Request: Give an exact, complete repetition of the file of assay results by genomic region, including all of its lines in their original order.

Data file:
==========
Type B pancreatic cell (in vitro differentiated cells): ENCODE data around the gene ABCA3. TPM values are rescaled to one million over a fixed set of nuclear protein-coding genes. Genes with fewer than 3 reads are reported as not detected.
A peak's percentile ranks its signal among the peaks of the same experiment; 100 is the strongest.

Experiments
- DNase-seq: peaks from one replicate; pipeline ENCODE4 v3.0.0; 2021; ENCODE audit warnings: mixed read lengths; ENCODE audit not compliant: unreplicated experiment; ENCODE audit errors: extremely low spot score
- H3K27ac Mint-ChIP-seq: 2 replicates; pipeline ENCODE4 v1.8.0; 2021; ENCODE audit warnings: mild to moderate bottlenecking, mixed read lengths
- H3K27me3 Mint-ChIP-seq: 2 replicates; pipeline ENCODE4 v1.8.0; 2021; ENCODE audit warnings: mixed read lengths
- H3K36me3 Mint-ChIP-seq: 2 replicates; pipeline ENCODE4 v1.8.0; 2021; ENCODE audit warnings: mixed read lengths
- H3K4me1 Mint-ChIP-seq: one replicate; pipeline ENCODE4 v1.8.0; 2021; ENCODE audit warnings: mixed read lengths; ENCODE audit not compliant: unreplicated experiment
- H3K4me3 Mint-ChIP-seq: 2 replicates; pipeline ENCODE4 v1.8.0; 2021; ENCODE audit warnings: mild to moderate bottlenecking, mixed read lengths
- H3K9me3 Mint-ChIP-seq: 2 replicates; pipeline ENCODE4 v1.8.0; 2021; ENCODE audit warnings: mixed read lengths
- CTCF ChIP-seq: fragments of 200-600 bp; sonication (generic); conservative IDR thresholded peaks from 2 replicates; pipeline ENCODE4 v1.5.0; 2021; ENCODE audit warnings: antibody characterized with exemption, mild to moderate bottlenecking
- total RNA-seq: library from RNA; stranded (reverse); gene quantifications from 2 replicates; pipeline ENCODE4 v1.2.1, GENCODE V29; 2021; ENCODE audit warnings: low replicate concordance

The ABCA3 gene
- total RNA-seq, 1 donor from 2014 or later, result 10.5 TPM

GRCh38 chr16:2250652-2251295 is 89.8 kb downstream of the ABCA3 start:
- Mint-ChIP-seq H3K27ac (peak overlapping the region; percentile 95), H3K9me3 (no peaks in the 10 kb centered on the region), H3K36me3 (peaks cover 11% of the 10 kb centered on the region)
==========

Type B pancreatic cell (in vitro differentiated cells): ENCODE data around the gene ABCA3. TPM values are rescaled to one million over a fixed set of nuclear protein-coding genes. Genes with fewer than 3 reads are reported as not detected.
A peak's percentile ranks its signal among the peaks of the same experiment; 100 is the strongest.

Experiments
- DNase-seq: peaks from one replicate; pipeline ENCODE4 v3.0.0; 2021; ENCODE audit warnings: mixed read lengths; ENCODE audit not compliant: unreplicated experiment; ENCODE audit errors: extremely low spot score
- H3K27ac Mint-ChIP-seq: 2 replicates; pipeline ENCODE4 v1.8.0; 2021; ENCODE audit warnings: mild to moderate bottlenecking, mixed read lengths
- H3K27me3 Mint-ChIP-seq: 2 replicates; pipeline ENCODE4 v1.8.0; 2021; ENCODE audit warnings: mixed read lengths
- H3K36me3 Mint-ChIP-seq: 2 replicates; pipeline ENCODE4 v1.8.0; 2021; ENCODE audit warnings: mixed read lengths
- H3K4me1 Mint-ChIP-seq: one replicate; pipeline ENCODE4 v1.8.0; 2021; ENCODE audit warnings: mixed read lengths; ENCODE audit not compliant: unreplicated experiment
- H3K4me3 Mint-ChIP-seq: 2 replicates; pipeline ENCODE4 v1.8.0; 2021; ENCODE audit warnings: mild to moderate bottlenecking, mixed read lengths
- H3K9me3 Mint-ChIP-seq: 2 replicates; pipeline ENCODE4 v1.8.0; 2021; ENCODE audit warnings: mixed read lengths
- CTCF ChIP-seq: fragments of 200-600 bp; sonication (generic); conservative IDR thresholded peaks from 2 replicates; pipeline ENCODE4 v1.5.0; 2021; ENCODE audit warnings: antibody characterized with exemption, mild to moderate bottlenecking
- total RNA-seq: library from RNA; stranded (reverse); gene quantifications from 2 replicates; pipeline ENCODE4 v1.2.1, GENCODE V29; 2021; ENCODE audit warnings: low replicate concordance

The ABCA3 gene
- total RNA-seq, 1 donor from 2014 or later, result 10.5 TPM

GRCh38 chr16:2250652-2251295 is 89.8 kb downstream of the ABCA3 start:
- Mint-ChIP-seq H3K27ac (peak overlapping the region; percentile 95), H3K9me3 (no peaks in the 10 kb centered on the region), H3K36me3 (peaks cover 11% of the 10 kb centered on the region)